Sneak peek: Frogs: A Chorus of Colors show at AMNH (slide show)

We got a first look at the live AMNH exhibit, back by popular demand, that features more than 150 colorful and sometimes poisonous frogs from around the world.

The exhibition "Frogs: A Chorus of Colors" is back by popular demand, and like the yearly butterly exhibit, it's proof positive that not all the animals in the American Museum of Natural History are taxidermied. Starting this Saturday, May 18, families looking for something great to do this spring can gawk at the newest members of the museum: amphibians that range from tiny, royal blue poison dart frogs from Central America (a kid favorite) to Oriental fire-bellied toads, known for their bright orange undersides, and African bullfrogs, which can grow up to eight inches long. Time Out Kids got a preview of the live exhibition with curator Christopher Raxworthy, who showed us all the cool activities for kids to do while they’re there, like using a touch screen to dissect and identify a frog’s organs or spinning a big wheel to watch a flipbook-style animation of a frog leaping into the air. Children can also search for the tiny poison dart frogs (who have a penchant for hiding) using video camera controls installed behind the glass. Little ones will especially be drawn to the bright red Madagascan tomato frogs; the hilariously named Mexican dumpy frogs; the long-nosed horned frogs, whose leaflike backs help camouflage them; and the ornate horned frogs of Argentina (dubbed “Jabba the Hut” by Mr. Raxworthy), which eat almost anything that can fit into their enormous mouths—even rodents and lizards!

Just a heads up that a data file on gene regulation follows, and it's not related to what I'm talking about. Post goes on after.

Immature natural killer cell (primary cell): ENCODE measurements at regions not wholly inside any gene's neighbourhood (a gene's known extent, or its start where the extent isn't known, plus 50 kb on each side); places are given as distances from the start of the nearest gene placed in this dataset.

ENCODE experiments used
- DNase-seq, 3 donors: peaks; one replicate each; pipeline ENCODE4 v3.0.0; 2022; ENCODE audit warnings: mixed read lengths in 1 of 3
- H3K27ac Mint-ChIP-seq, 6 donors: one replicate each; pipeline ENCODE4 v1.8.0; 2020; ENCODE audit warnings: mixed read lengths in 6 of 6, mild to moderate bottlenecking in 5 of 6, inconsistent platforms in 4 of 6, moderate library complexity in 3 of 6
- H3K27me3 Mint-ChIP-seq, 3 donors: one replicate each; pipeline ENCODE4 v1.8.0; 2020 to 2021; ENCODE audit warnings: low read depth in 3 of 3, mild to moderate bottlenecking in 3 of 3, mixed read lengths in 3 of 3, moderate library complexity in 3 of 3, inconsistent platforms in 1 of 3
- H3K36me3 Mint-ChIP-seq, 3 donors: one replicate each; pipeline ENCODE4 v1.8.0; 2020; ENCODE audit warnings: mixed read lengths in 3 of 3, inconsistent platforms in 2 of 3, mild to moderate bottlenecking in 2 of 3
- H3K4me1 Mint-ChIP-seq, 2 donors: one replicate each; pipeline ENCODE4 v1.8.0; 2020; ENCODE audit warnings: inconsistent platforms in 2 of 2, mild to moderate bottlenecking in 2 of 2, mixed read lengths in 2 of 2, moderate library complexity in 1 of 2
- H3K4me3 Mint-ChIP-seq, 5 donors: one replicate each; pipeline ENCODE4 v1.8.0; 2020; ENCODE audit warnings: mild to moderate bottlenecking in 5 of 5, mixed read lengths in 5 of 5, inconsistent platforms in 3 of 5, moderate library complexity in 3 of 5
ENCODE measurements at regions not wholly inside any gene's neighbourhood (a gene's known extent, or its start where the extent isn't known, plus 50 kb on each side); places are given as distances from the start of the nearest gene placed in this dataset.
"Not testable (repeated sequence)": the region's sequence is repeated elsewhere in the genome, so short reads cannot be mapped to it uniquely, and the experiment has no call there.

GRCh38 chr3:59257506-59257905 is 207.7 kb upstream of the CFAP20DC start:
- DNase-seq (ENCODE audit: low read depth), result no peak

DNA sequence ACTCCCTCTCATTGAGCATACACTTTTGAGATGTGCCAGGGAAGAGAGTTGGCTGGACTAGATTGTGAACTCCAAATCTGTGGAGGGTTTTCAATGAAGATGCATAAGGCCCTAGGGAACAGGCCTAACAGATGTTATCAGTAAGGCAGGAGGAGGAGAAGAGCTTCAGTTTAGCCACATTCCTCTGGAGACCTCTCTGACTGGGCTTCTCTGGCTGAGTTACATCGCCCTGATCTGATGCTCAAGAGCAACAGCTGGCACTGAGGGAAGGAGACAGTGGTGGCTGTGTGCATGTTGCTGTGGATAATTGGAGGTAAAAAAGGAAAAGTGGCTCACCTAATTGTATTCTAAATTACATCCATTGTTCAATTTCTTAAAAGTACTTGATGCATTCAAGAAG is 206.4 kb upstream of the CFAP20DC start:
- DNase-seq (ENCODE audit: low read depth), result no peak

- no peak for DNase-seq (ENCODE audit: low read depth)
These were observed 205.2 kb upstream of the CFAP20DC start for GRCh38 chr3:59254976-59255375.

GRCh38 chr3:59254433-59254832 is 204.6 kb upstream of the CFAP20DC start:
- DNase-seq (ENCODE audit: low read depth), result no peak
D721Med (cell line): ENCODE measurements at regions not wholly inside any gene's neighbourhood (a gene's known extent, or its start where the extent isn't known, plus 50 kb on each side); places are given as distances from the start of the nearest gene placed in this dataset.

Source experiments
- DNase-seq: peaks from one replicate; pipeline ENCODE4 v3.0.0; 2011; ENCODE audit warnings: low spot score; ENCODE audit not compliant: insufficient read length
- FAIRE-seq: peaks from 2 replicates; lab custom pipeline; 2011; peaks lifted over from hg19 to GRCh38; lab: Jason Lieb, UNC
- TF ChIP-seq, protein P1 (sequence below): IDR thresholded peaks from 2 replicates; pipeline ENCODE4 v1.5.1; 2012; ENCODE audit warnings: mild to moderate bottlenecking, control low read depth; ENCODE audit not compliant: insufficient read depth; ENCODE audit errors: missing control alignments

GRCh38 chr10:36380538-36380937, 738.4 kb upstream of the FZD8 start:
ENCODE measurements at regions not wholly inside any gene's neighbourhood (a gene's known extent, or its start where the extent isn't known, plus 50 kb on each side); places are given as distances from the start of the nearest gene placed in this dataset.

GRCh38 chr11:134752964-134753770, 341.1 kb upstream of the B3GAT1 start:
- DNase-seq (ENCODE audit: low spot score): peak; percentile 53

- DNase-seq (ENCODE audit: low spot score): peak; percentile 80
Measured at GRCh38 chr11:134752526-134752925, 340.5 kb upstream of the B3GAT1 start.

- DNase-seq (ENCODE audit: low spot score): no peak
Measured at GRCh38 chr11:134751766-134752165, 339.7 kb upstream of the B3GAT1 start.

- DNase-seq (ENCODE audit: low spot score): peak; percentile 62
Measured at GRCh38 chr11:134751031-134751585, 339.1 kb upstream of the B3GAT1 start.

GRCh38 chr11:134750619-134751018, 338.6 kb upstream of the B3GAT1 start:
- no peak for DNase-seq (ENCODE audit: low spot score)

“Frogs: A Chorus of Colors” will be on view at the American Museum of Natural History from Sunday, May 18, through January 5, 2014.

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